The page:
Ocala, Florida — Since cell phones first saw widespread adoption in the 1990s, they’ve become not just ever present, but have developed vastly expanded capabilities, such as the ability to take and instantly share photos. This ability has lead to the phenomena of “sexting,” where people send suggestive or nude pictures to others using their cell phones. Some states have adopted laws that prescribe penalties aimed specifically at teenagers or adolescents who send such photos. These laws make the penalties for teen “sexting” less severe than if an adult would send similar photos to an under-age person.
On October 1, 2011, the law went into effect in Florida, but only recently has the Ocala Police Department began strictly enforcing the law.
The law provides a lesser-penalty alternative to punish “sexting” committed by a minor. Under the bill, a minor commits the offense of “sexting” if the minor knowingly:
- Uses a computer, or any other device capable of electronic data transmission or distribution, to transmit or distribute to another minor any photograph or video of any person which depicts nudity and is harmful to minors; or
- Possesses a photograph or video of any person that was transmitted or distributed by another minor which depicts nudity and is harmful to minors.
A first sexting violation is a noncriminal violation punishable as provided in the bill. A sexting violation committed after a non criminal violation is a first degree misdemeanor. A sexting violation committed after a first degree misdemeanor violation is a third degree felony. The bill also specifies conditions in which the sexting offense does not apply.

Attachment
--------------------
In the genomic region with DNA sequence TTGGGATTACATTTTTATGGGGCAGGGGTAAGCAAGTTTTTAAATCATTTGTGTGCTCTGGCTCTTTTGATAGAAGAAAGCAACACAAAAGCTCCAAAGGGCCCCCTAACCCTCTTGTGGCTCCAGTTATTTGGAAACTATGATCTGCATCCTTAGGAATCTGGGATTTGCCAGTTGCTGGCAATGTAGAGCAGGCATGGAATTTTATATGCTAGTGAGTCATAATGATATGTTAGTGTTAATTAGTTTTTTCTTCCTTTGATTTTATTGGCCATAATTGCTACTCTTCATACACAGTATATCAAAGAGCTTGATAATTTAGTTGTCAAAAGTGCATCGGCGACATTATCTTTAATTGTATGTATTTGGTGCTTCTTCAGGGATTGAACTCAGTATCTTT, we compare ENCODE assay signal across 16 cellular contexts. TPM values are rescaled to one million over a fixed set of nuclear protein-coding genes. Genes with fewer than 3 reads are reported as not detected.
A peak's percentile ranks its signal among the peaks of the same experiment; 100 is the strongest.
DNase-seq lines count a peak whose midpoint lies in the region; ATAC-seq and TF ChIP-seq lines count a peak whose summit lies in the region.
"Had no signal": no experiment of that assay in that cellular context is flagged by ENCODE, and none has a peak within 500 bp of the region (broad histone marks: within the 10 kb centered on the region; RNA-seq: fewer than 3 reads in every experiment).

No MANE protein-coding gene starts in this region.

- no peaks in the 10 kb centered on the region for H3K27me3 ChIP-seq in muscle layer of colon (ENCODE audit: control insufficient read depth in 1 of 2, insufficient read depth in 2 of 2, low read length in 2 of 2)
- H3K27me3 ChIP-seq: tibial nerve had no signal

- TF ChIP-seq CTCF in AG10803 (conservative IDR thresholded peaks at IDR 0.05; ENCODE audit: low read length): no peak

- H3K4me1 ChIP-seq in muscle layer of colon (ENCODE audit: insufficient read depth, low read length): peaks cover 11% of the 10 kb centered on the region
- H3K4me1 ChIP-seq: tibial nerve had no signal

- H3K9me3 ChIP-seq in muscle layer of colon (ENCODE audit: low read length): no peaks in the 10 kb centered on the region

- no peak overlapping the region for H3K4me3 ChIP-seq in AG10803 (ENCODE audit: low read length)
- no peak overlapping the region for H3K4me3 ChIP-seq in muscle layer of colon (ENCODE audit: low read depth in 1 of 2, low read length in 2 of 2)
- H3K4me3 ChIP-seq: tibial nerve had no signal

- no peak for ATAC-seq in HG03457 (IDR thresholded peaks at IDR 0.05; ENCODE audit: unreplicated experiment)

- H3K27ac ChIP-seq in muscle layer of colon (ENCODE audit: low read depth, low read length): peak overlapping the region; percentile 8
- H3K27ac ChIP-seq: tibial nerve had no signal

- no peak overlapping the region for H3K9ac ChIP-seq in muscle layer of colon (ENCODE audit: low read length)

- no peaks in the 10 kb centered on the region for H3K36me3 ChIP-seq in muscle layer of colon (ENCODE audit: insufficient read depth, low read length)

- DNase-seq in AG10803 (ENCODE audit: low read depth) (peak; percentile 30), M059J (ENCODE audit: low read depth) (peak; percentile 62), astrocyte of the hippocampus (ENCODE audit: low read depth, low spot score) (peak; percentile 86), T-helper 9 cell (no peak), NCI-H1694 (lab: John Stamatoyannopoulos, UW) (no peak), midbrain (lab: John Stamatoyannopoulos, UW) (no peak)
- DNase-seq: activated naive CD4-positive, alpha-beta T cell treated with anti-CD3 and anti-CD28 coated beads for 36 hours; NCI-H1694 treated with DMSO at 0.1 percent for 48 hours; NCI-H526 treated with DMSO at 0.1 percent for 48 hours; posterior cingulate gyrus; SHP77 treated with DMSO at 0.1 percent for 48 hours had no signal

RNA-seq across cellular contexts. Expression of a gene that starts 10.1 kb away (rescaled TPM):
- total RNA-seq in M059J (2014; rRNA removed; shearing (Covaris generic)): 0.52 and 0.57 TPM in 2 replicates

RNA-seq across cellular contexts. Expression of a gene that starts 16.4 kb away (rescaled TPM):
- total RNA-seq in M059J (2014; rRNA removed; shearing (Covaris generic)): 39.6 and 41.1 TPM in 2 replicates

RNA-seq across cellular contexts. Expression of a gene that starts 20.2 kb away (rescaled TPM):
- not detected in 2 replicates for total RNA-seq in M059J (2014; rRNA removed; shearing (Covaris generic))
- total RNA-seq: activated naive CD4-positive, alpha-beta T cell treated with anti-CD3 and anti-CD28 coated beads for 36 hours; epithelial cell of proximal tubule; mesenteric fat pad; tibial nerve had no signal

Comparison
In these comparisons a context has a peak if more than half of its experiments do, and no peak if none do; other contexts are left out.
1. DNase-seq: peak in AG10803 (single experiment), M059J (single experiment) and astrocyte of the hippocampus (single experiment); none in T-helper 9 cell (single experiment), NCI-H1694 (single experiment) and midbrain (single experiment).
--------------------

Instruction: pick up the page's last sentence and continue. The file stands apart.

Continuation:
The new section does not prohibit the prosecution of a minor for a violation of any law of this state if the photograph or video that depicts nudity also includes the depiction of sexual conduct or sexual excitement, and does not prohibit the prosecution of a minor for stalking.
Ocala Police Department Public Information Officer, Sergeant Angy Scroble , said, “Teens don’t realize what kind of damage they are doing.”
Officials warn that if a nude photo goes “viral,” it is on the internet forever. For teens, this can have devastating consequences.
“They will not be designated as a sex offender,” Sergeant Scroble said.
OPD officers have cited four students for “sexting” in the last 30 days.
Two teen boys, age 14 and 15, of West Port high school, were cited after they used the mobile messaging app KIK to share nude photos of a girl while in class.
On October 1, 2014, two teens — a girl and a boy — were cited after the girl sent a nude photo of herself to the boy using the mobile app SnapChat. Police said that in text messages from the girl to the boy, she wrote that she didn’t care if she got in trouble.
Civil citations (for first offense) were issued to all four teens in which a court appearance is required.